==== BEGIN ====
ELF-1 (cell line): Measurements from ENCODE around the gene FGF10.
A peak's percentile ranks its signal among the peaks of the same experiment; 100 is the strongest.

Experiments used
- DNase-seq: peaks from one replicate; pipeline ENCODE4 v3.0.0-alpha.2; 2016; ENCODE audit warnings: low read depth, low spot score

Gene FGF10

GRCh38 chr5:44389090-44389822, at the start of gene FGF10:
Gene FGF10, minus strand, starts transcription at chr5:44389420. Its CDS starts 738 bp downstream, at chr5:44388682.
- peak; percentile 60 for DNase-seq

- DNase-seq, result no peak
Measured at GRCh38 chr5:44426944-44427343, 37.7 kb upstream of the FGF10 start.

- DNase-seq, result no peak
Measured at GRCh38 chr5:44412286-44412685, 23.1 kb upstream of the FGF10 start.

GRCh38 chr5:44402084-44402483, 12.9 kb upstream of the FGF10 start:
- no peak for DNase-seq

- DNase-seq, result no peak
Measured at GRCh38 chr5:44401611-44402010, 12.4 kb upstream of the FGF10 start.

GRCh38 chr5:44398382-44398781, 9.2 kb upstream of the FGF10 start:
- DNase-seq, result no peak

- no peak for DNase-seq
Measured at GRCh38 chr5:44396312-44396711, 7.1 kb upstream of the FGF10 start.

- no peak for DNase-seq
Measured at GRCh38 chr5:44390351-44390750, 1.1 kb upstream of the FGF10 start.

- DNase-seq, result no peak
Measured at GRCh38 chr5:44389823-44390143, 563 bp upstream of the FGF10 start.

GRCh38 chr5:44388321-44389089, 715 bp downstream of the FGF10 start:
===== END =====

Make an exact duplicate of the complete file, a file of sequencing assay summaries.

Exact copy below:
ELF-1 (cell line): Measurements from ENCODE around the gene FGF10.
A peak's percentile ranks its signal among the peaks of the same experiment; 100 is the strongest.

Experiments used
- DNase-seq: peaks from one replicate; pipeline ENCODE4 v3.0.0-alpha.2; 2016; ENCODE audit warnings: low read depth, low spot score

Gene FGF10

GRCh38 chr5:44389090-44389822, at the start of gene FGF10:
Gene FGF10, minus strand, starts transcription at chr5:44389420. Its CDS starts 738 bp downstream, at chr5:44388682.
- peak; percentile 60 for DNase-seq

- DNase-seq, result no peak
Measured at GRCh38 chr5:44426944-44427343, 37.7 kb upstream of the FGF10 start.

- DNase-seq, result no peak
Measured at GRCh38 chr5:44412286-44412685, 23.1 kb upstream of the FGF10 start.

GRCh38 chr5:44402084-44402483, 12.9 kb upstream of the FGF10 start:
- no peak for DNase-seq

- DNase-seq, result no peak
Measured at GRCh38 chr5:44401611-44402010, 12.4 kb upstream of the FGF10 start.

GRCh38 chr5:44398382-44398781, 9.2 kb upstream of the FGF10 start:
- DNase-seq, result no peak

- no peak for DNase-seq
Measured at GRCh38 chr5:44396312-44396711, 7.1 kb upstream of the FGF10 start.

- no peak for DNase-seq
Measured at GRCh38 chr5:44390351-44390750, 1.1 kb upstream of the FGF10 start.

- DNase-seq, result no peak
Measured at GRCh38 chr5:44389823-44390143, 563 bp upstream of the FGF10 start.

GRCh38 chr5:44388321-44389089, 715 bp downstream of the FGF10 start: